112 Rogers Ave, Brooklyn, NY
September 25-October 23, 2016
Opening reception Sunday September 25, 5-8pm
Curated By Jim Butler
This exhibition presents work of three artists concerned with ideas of supra-human beings.
In our secular culture, God has no fixed address. It is uncommon in contemporary art to attempt delivery of even a postcard. But "False Deities" is not a dead-letter office, instead a show opening complex correspondence with culture's spiritual projections.
These sculptures and paintings image animate, metaphysical beings at the crossroads of our past and present ideas of gods. None posits a truth ... and in that sense are false to conventional belief systems. Yet their very fiction sharpens our sense of what humanity might have known, perhaps has lost, and could wonder for the future.
The three artists are generationally dispersed. Each works in New York and all are American.
Becky Kinder is a painter who plumbs deep histories of ancient Middle Eastern and Pre-Columbian sacred imagery in her most recent graphic work, large and small. Her painting "Syrian Eye Goddess" is haunting in its mute and stoic frontality. Perhaps related to small sculptures discovered at the ancient city of Tel Brak, it is fundamentally unlike those mysterious talismans. Kinder's enormous totem has been reanimated (reincarnated) by two huge and expressive eyes. Their unblinking gaze seems to reach across millennia: venerated being of a lost world, yet hypnotically present in ours.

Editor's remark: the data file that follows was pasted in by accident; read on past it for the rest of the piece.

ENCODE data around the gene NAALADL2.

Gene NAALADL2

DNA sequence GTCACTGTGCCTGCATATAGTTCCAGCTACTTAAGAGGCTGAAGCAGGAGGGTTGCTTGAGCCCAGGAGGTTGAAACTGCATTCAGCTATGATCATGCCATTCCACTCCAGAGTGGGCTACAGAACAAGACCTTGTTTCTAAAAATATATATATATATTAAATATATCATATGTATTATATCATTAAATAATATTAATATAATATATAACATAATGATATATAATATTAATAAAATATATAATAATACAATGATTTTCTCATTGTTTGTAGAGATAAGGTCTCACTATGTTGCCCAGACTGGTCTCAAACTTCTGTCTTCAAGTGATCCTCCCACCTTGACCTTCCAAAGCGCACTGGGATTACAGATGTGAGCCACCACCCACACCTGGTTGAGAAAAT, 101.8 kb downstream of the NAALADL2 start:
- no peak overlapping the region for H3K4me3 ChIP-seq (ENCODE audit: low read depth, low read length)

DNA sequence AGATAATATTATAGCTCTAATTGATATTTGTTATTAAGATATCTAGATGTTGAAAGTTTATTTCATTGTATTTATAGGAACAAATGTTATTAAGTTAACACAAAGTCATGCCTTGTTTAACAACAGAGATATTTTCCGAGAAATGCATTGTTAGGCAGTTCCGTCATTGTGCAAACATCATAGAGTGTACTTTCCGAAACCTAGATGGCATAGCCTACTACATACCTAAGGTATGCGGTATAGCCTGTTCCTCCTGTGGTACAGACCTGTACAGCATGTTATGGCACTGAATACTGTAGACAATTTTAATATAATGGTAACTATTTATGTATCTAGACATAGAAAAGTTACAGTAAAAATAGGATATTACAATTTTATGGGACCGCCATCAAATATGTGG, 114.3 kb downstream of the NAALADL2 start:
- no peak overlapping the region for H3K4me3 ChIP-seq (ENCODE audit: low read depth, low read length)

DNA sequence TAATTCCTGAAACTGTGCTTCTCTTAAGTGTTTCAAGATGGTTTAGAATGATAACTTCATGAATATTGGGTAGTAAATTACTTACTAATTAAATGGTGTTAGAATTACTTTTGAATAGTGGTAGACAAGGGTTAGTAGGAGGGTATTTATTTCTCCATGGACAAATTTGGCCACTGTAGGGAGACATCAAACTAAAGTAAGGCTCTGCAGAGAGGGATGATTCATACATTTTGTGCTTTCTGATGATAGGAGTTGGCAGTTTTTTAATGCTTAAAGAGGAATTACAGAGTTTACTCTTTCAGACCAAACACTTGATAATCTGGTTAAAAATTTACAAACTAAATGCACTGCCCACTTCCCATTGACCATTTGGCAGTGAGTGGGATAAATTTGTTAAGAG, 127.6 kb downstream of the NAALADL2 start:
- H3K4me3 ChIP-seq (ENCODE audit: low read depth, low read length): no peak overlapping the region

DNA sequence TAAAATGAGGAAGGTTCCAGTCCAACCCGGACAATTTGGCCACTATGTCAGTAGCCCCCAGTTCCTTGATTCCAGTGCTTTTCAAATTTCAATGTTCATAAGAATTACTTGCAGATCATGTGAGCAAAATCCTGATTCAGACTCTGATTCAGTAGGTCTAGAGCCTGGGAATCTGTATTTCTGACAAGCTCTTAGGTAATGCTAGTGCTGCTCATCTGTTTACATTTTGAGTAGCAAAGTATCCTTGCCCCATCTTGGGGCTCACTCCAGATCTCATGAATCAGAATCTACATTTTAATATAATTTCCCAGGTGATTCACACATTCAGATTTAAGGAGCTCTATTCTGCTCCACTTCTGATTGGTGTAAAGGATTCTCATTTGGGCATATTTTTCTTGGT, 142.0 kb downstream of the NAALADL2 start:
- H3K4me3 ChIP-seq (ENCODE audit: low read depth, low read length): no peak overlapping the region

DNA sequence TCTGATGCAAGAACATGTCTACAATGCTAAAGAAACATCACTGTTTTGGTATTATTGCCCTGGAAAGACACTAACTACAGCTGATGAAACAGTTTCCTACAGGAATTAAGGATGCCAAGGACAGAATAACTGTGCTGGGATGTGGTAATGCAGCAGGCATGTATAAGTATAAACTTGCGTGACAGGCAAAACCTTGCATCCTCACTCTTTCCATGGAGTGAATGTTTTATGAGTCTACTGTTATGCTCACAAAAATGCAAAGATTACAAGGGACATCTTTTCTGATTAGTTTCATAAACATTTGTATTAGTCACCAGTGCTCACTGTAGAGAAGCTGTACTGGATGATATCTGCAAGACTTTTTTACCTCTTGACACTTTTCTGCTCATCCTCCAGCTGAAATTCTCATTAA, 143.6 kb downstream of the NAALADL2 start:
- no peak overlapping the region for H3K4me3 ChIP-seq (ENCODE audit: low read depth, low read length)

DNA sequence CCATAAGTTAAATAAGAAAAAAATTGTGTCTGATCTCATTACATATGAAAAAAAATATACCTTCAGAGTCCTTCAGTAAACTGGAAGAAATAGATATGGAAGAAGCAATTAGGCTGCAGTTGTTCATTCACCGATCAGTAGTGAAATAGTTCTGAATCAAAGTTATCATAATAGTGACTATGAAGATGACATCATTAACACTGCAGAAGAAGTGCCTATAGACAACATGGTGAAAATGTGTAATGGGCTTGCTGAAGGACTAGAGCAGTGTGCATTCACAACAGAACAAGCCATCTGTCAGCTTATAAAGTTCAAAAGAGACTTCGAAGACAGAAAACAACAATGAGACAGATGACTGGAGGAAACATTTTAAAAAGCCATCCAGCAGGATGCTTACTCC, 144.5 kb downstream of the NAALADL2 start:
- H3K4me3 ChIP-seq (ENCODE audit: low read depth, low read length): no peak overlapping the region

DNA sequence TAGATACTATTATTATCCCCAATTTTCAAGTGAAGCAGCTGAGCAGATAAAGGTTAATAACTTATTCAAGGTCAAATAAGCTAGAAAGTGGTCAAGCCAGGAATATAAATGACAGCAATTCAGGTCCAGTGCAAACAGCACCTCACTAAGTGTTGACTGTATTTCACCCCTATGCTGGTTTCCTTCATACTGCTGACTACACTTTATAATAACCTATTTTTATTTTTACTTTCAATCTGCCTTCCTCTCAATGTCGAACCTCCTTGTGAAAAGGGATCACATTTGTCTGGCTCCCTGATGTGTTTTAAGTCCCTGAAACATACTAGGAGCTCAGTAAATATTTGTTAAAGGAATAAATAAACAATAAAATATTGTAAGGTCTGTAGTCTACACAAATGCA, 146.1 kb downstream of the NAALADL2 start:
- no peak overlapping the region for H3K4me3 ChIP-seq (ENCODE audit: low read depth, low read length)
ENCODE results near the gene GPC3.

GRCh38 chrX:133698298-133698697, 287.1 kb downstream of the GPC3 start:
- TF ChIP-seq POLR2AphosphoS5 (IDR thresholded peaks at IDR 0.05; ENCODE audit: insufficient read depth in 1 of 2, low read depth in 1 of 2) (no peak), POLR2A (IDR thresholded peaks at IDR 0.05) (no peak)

Carl D'Alvia is a sculptor making reductive objects parsing fact and fiction; humor and tragedy. His bronze sculpture "Plank" presents a kneeling supplicant, its gesture amplified by a minimalist form sensibility codifying head; torso; legs ... but no arms. Kneeling before divine power is common practice to most religions but D'Alvia’s piece gives no clue to specific denomination. Yet its submissive posture is disturbingly familiar, recalling powerless hostages made to kneel before theocracies violent and murderous, past and present. Its sense of personal control, lost to the pitiless, stabs at the heart of our illusions of self-determination.
"Wood Nymph" by JoAnne Carson is a three dimensional painting that melds goddess notions from Druid mythology to the Hindu pantheon, linking them in a surrealist tromp l'oeil tableaux. A life-size wooden woman with eight arms balances spinning pies on the tips of seven fingers, emerging from where her head should be. Sprung from an oak tree, she is undeniably pantheistic, a siren calling to those disenchanted with separation from the natural world. With energy as enchanting as Puck's, her wild juggler's act is also a warning: without a head (mind) the physical world becomes unsustainably reactive. But here, frozen in wood, we can dream about such excess without risk.